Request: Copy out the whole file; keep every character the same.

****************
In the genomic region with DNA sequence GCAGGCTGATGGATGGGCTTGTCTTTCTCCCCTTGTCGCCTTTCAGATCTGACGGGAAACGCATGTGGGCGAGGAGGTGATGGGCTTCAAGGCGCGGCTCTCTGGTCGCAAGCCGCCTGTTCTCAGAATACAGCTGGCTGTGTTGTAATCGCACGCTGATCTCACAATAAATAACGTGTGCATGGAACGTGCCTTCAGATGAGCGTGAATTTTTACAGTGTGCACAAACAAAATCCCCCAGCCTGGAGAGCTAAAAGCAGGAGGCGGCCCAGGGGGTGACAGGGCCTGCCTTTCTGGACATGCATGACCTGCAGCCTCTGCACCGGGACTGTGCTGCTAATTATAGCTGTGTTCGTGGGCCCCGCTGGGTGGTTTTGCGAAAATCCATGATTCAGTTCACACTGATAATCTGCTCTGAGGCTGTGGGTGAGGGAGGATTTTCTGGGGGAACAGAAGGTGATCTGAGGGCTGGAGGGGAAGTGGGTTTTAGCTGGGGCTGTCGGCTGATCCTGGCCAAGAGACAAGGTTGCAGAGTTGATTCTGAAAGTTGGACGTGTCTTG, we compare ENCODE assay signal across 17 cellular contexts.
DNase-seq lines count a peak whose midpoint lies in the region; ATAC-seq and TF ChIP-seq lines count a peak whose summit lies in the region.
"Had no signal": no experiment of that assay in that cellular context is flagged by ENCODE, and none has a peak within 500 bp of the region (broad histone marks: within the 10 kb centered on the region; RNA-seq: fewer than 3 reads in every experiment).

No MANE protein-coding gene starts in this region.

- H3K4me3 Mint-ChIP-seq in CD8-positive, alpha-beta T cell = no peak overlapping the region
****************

In the genomic region with DNA sequence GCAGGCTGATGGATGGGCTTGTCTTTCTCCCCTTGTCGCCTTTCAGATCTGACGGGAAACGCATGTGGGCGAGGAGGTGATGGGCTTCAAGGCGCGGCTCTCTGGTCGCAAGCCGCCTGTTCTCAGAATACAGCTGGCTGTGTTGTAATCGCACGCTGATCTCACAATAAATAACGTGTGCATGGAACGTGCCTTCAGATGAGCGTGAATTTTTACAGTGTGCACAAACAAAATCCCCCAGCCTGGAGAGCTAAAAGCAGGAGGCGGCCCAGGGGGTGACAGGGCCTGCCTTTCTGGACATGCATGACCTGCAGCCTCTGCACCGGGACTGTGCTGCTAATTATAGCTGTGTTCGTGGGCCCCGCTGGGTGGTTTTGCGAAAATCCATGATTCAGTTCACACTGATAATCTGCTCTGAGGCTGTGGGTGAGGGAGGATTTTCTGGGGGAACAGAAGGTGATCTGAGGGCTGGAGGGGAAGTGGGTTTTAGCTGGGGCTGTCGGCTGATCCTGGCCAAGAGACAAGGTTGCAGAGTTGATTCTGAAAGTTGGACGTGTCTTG, we compare ENCODE assay signal across 17 cellular contexts.
DNase-seq lines count a peak whose midpoint lies in the region; ATAC-seq and TF ChIP-seq lines count a peak whose summit lies in the region.
"Had no signal": no experiment of that assay in that cellular context is flagged by ENCODE, and none has a peak within 500 bp of the region (broad histone marks: within the 10 kb centered on the region; RNA-seq: fewer than 3 reads in every experiment).

No MANE protein-coding gene starts in this region.

- H3K4me3 Mint-ChIP-seq in CD8-positive, alpha-beta T cell = no peak overlapping the region